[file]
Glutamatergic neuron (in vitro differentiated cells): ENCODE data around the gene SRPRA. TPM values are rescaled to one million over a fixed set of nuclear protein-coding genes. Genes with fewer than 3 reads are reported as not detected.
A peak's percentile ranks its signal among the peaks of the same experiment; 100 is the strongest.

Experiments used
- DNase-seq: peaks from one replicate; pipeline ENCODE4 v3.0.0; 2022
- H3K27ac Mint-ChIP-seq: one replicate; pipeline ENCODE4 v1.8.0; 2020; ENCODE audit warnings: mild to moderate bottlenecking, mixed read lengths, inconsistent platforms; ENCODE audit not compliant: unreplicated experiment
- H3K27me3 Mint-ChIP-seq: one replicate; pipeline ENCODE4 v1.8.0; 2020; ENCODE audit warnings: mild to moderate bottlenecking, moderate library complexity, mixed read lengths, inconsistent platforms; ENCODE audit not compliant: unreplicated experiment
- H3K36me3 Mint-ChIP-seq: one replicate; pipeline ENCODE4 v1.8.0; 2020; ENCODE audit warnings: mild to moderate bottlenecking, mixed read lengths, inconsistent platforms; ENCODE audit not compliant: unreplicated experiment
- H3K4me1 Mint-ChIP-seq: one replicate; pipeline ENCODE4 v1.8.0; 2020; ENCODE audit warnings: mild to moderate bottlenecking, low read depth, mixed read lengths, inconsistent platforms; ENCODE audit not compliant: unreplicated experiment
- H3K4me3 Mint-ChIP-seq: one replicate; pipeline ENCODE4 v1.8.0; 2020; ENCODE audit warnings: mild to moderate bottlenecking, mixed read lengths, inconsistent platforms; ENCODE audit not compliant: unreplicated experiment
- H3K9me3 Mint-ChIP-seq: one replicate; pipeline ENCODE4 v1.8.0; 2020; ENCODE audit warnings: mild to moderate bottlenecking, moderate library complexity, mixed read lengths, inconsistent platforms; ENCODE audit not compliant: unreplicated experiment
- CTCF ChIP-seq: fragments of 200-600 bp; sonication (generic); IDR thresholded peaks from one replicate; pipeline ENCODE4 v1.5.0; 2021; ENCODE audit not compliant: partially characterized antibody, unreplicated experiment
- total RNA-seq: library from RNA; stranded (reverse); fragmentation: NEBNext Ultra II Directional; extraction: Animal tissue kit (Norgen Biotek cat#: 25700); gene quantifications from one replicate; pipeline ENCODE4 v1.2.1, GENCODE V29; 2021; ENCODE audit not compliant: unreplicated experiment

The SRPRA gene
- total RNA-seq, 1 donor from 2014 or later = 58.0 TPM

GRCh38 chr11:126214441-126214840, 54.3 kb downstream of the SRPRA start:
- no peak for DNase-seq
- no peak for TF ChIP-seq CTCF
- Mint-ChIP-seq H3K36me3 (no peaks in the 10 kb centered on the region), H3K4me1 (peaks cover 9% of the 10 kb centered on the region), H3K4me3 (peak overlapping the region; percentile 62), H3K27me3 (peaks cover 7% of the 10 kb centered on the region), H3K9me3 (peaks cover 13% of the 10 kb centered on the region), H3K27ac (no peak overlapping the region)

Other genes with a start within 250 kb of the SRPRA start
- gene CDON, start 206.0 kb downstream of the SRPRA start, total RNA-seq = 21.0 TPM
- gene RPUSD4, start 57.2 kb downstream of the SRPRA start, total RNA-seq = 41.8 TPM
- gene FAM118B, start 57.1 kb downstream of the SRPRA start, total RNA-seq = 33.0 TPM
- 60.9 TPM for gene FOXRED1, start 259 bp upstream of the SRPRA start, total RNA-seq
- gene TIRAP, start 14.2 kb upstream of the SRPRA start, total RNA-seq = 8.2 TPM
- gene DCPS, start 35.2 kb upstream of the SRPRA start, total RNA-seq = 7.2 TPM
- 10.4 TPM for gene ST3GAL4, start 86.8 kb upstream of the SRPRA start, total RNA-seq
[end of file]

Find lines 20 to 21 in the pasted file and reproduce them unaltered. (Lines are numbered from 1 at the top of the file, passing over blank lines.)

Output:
- gene CDON, start 206.0 kb downstream of the SRPRA start, total RNA-seq = 21.0 TPM
- gene RPUSD4, start 57.2 kb downstream of the SRPRA start, total RNA-seq = 41.8 TPM